Periodically the local media participates with the local water districts in a carefully orchestrated game of misdirection designed to calm the public's fears about deteriorating drinking water conditions.

Last month's(June, 1993) big spread on drinking water quality as reported in the San Jose Mercury News was another example of the big media and the water districts attempting to distract the public's attention from the absolutely horrible tasting water conditions which are spreading throughout the Santa Clara Valley(California) water systems.

Before the Mercury News and the water districts go into orbit over that statement, let's present some facts for your consideration. First---according to their official "findings" and "taste tests", San Jose's water ranks second in the state in terms of good, wholesome tasting water.

If that's really true, then Alhambra, Black Mountain, Sierra, Arrowhead, Aqua Technology and dozens of other bottled water vendors as well as hundreds of carbonated waters in grocery stores are merely a mirage on the supermarket shelves. These companies should pack their bags and head for another, more lucrative marketplace.

If the San Jose tap water is so good tasting as the Mercury News reports, why are all these bottled water companies, vending machines, water stores and other water vendors doing doing a land office business by placing alternate drinking water in virtually every major business office and over 40 percent of individual homes in the valley?

Are we to believe that individuals and companies who spend hundreds and in some case thousands of dollars per year on delivered bottled water and home water purifiers are doing this simply because they have extra money to throw away?

People buy water, home filters and purifiers because the water tastes bad---and the Santa Clara valley, by any yardstick, is one of the biggest markets for water and purifiers in the United States.

Taking a closer look at this Mercury News report we find that for their "official San Jose taste test", the water gurus cleverly chose a sample from the downtown area. This area is served by local wells and is not typical of what is being served up in kitchens across the valley.

Had the tasters chosen some water from the east side, Blossom Valley, the Willow Glen, Rose Garden or Cambrian Park area or even Almaden, the results would probably have been similar to the Goletta/Santa Barbara, CA. water test where the taste was so bad the participants spit the water out during the taste test.

Talking with people from the Goletta and Santa Barbara area we find that the water in that area is normally quite good. What is causing the poor quality water is the extreme drought and the low level of water in their local drinking water reservoirs.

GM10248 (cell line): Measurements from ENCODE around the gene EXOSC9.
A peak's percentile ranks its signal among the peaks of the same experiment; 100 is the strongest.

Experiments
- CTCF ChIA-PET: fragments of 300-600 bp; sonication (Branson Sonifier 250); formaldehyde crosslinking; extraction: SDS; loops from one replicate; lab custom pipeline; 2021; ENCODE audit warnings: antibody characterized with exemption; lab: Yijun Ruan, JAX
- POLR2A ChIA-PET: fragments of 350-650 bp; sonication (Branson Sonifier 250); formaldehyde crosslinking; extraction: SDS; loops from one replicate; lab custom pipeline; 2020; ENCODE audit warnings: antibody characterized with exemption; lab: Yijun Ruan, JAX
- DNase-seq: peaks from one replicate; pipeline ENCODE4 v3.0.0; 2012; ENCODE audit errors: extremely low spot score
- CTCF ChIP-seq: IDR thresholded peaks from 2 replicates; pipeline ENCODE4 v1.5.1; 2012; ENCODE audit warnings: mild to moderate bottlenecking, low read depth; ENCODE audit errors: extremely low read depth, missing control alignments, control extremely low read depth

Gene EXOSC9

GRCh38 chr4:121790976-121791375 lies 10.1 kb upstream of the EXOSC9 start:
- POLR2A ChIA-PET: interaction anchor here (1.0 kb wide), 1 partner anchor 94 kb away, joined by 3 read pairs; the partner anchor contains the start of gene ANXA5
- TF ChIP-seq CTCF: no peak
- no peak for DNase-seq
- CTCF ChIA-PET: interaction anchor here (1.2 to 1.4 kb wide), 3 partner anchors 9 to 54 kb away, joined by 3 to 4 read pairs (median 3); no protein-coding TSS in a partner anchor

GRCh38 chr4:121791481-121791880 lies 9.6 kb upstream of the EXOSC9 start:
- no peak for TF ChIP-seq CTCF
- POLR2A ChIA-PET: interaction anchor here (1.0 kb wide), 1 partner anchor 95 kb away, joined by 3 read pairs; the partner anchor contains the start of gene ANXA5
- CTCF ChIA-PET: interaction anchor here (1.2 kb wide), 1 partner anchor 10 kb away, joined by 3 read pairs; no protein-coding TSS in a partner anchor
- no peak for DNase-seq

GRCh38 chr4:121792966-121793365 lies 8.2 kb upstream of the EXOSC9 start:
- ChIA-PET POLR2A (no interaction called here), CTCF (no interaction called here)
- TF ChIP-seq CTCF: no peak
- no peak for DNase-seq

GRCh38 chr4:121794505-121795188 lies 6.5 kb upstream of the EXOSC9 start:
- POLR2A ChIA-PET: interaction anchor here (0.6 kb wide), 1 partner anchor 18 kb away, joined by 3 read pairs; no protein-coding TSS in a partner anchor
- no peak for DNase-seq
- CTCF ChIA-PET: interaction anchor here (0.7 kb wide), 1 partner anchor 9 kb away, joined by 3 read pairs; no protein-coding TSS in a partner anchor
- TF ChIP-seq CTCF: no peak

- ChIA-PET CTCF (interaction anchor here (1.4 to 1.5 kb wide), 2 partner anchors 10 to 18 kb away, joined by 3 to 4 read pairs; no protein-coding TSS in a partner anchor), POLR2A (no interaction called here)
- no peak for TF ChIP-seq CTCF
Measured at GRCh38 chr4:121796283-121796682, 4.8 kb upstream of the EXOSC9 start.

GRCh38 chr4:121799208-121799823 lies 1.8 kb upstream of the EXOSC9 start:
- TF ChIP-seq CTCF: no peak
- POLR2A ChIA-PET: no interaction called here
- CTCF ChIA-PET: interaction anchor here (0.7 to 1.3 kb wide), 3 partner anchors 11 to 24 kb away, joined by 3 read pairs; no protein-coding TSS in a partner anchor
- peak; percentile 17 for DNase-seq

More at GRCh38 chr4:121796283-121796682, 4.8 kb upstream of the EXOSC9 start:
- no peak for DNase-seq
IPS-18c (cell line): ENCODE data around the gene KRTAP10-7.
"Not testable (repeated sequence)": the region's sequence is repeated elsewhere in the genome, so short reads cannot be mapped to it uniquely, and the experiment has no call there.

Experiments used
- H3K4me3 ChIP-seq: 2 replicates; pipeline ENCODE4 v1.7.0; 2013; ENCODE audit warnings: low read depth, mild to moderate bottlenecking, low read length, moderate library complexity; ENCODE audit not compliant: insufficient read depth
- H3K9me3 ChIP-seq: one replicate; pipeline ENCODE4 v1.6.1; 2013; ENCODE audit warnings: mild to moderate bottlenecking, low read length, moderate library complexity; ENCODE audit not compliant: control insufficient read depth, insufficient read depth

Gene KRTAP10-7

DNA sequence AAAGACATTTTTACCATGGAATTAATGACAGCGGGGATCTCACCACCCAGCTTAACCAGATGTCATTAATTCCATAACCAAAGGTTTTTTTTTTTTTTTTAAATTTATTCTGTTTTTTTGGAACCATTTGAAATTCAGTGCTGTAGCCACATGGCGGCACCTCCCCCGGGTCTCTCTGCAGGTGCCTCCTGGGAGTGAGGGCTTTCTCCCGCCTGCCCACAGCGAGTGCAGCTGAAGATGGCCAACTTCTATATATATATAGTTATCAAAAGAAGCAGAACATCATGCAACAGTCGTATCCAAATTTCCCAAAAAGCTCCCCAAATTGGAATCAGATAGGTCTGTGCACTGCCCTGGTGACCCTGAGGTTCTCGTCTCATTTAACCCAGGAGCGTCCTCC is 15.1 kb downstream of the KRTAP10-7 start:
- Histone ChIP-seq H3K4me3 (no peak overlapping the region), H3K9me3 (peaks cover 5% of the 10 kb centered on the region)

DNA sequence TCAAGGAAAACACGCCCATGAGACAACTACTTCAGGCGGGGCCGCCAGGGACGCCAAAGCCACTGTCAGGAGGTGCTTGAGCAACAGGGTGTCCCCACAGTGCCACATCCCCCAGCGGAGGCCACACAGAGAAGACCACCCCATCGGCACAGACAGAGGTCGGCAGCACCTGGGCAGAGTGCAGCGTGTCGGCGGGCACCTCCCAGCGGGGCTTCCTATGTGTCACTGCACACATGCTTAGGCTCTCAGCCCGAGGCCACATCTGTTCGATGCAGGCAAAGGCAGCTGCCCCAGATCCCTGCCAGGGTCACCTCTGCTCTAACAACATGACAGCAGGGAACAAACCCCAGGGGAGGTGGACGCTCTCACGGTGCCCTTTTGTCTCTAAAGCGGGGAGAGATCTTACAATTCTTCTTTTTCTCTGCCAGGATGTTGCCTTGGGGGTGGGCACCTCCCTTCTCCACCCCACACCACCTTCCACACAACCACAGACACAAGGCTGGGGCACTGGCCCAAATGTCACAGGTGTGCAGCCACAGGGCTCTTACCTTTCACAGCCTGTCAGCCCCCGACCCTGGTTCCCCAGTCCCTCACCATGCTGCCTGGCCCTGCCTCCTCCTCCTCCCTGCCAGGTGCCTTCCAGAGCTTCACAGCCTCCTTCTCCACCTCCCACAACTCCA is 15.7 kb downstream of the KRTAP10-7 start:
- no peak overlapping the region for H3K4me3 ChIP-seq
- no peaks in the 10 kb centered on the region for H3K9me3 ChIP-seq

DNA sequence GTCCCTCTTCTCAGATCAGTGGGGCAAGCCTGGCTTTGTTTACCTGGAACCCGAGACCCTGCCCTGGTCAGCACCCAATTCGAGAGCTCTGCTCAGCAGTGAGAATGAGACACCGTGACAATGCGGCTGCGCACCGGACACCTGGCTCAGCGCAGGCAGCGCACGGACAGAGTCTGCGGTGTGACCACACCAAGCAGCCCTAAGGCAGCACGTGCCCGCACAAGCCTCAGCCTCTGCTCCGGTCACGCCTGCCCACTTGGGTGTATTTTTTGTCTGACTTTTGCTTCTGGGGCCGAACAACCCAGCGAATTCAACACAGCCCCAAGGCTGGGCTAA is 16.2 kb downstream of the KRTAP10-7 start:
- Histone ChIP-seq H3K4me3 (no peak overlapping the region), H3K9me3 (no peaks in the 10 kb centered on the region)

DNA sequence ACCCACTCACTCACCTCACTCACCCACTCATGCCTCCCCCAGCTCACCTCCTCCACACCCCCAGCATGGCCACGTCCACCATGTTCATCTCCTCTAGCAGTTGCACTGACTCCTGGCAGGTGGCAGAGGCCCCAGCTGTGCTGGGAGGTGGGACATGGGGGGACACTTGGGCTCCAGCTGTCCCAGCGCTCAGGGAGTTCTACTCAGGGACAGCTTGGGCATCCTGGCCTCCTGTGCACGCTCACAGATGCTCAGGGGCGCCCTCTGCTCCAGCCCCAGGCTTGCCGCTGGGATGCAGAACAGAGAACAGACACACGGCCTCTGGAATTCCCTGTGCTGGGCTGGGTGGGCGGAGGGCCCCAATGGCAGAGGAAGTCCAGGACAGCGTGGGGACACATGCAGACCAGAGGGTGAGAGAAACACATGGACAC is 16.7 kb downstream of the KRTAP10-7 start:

Stacking the deck with misleading information such as this to act as a backdrop for San Jose's reportedly excellent drinking water conditions does not give the readership confidence that the report is objective and evenhanded in it's comparison criteria.

Are we being too hard on the water people? I think not. They are most certainly aware of the problems we have with our local water---both in taste and quality. They are simply not willing to risk a public outcry if they open the door to reality in water quality just a crack.

For example. During the drought of 1976-77, the water districts kept a tight lip during the drought season. Not a word was said about the extremely high levels of sodium and chloroform in the Valley's drinking water.

Meanwhile, heart patients and pregnant mothers continued to drink water with copious amounts of sodium and chloroform, a known cancer causing agent.

Only after the first, heavy rains in January did the water people step forward and say.

"...thank goodness, with the rain the chloroform and sodium levels are now down to acceptable levels(if one believes there is a "acceptable" amount of cancer-causing chloroform for an expectant mother, or a "normal" amount of sodium for individuals on strict, sodium-free diets) ".

This type of "ex post facto" public relations activity is not acceptable in most areas of the country---why do we put up with it here?

The public certainly deserves more from a group who extracted millions of dollars in water use fines last year, slipped those bags of coins into the local bank, collected interest and then refused to refund those funds, or the interest collected, to their water customers.

Actually, it's only a very few decision makers at the top who are responsible for this carefully orchestrated public relations program. You will never reach them through the public information officers who handle consumer complaints. In fact, we have found that these fine public information officers aren't even aware of many of their water companies own problems.











































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